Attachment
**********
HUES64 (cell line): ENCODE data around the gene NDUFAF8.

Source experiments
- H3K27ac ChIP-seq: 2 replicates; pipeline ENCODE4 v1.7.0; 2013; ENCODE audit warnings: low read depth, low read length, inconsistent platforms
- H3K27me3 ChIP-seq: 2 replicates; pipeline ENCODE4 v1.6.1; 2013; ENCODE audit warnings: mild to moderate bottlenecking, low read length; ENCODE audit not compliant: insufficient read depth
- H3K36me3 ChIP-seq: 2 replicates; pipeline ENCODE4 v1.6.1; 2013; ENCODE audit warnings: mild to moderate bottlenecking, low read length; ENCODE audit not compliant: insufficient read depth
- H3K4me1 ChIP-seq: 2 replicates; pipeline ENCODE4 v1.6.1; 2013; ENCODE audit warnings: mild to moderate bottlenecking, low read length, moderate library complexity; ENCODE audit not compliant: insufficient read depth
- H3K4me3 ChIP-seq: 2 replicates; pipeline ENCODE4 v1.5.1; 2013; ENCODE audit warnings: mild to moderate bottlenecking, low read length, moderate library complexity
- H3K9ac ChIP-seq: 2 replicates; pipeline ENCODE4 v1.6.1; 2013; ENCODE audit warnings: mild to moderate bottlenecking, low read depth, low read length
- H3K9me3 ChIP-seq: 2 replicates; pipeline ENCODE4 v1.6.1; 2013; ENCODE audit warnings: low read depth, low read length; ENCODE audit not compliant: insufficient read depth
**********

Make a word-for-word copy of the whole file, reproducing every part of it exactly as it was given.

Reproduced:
HUES64 (cell line): ENCODE data around the gene NDUFAF8.

Source experiments
- H3K27ac ChIP-seq: 2 replicates; pipeline ENCODE4 v1.7.0; 2013; ENCODE audit warnings: low read depth, low read length, inconsistent platforms
- H3K27me3 ChIP-seq: 2 replicates; pipeline ENCODE4 v1.6.1; 2013; ENCODE audit warnings: mild to moderate bottlenecking, low read length; ENCODE audit not compliant: insufficient read depth
- H3K36me3 ChIP-seq: 2 replicates; pipeline ENCODE4 v1.6.1; 2013; ENCODE audit warnings: mild to moderate bottlenecking, low read length; ENCODE audit not compliant: insufficient read depth
- H3K4me1 ChIP-seq: 2 replicates; pipeline ENCODE4 v1.6.1; 2013; ENCODE audit warnings: mild to moderate bottlenecking, low read length, moderate library complexity; ENCODE audit not compliant: insufficient read depth
- H3K4me3 ChIP-seq: 2 replicates; pipeline ENCODE4 v1.5.1; 2013; ENCODE audit warnings: mild to moderate bottlenecking, low read length, moderate library complexity
- H3K9ac ChIP-seq: 2 replicates; pipeline ENCODE4 v1.6.1; 2013; ENCODE audit warnings: mild to moderate bottlenecking, low read depth, low read length
- H3K9me3 ChIP-seq: 2 replicates; pipeline ENCODE4 v1.6.1; 2013; ENCODE audit warnings: low read depth, low read length; ENCODE audit not compliant: insufficient read depth